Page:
The Relationship Between Yield to Maturity and Internal Rate of Return

by Linda Ray

Yield to maturity is the measurement used to calculate your rate of interest on bonds held until the maturity date. It's often used to calculate the average interest rate you earned at the time the bond matures. The internal rate of return is another term to explain the same amount of profit you can realize when you invest in bonds. The internal rate of return, or rate of interest, is based on a set of projections from the bond issuer based on interest rates, market stability and growth of the organization issuing the bonds.


When any one of the factors that influence the interest you can earn on a bond changes, your rate of return is affected. The internal rate of return is affected on a one-to-one ratio with the yield to maturity, according to Stanford University, making the terms interchangeable. The reality of your interest rate often is more clearly reflected by using the projected rate of return, but also can be used to hide the real adjustments in the promised yield to maturity you actually will receive when you cash it out.


Bond traders use sophisticated calculations to follow the growth or negative return on bonds. It's important that even small nuances are noticed and recorded by the traders, because many bond holders run large pension funds that hold the retirement funds for thousands of employees. Calculations typically are very forward-thinking, as bonds often don't reach maturity for at least 20 years when the yield to maturity or internal rate of return can weather the ups and downs in interest rates.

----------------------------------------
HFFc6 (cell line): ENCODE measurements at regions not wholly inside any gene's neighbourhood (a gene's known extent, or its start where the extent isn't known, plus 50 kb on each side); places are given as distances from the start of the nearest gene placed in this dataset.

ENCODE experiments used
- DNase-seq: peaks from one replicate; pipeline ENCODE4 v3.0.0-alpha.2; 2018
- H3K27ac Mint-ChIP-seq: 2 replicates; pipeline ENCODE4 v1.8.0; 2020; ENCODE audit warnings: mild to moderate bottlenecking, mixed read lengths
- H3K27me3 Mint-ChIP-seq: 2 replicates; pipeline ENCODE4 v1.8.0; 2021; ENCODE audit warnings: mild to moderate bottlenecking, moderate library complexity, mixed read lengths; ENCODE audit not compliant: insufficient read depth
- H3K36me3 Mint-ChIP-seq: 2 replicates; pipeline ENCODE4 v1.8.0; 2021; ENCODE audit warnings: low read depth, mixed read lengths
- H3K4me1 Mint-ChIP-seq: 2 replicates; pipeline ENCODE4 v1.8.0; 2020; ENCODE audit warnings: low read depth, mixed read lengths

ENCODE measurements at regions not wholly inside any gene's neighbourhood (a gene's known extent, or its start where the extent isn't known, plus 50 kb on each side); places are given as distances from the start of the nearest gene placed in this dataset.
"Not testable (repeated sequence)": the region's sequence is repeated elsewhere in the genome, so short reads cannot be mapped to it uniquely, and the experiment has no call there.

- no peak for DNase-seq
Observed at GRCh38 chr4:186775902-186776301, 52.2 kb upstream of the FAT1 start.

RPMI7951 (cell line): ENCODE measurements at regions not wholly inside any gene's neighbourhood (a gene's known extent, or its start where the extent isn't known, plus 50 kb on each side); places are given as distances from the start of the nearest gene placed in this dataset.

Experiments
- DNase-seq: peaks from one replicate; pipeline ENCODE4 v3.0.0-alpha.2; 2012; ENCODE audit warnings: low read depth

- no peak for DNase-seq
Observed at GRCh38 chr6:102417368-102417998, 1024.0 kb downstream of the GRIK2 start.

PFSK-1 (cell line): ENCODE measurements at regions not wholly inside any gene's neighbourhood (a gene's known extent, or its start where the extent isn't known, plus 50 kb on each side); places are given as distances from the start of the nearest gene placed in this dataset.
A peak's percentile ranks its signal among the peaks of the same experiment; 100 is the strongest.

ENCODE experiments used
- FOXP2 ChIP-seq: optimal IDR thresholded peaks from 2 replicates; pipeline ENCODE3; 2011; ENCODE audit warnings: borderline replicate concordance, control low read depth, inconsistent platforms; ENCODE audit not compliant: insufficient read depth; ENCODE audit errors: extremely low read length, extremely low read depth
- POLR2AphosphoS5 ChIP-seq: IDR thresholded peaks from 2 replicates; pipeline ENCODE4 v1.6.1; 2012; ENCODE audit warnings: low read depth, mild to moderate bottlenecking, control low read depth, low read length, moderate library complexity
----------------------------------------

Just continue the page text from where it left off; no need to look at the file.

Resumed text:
Holding a bond until it matures gives you a better chance of realizing the proposed internal rate of return. While you'll be able to absorb drastic changes in interest rates over the long term, your yield to maturity also is enhanced by interest that's reinvested in the bonds. Whether you hold your bond until it reaches maturity also relies on the amount of the coupon rate in which you initially invested. A higher coupon rate held to maturity will most likely provide you with a higher internal rate of return.


While the terms are interchangeable because they both reflect the amount of interest you eventually accrue on a bond investment, any given changes in the interest, or yield, are directly proportionate to the ongoing rate of return at any given time. The value of a bond lies in its predicted value in the future. As with most investments, bonds are risky, but you can utilize such calculations as yield to maturity parameters to reduce the risk for investors. Typically, bonds provide a low-risk conservative investment though which you loan money to a government or company in exchange for a certain yield when the bonds mature at a selected future date. The internal rate of return is another term used to reflect the amount of money the company makes with the money you've made available.

About the Author

Linda Ray is an award-winning journalist with more than 20 years reporting experience. She's covered business for newspapers and magazines, including the "Greenville News," "Success Magazine" and "American City Business Journals." Ray holds a journalism degree and teaches writing, career development and an FDIC course called "Money Smart."

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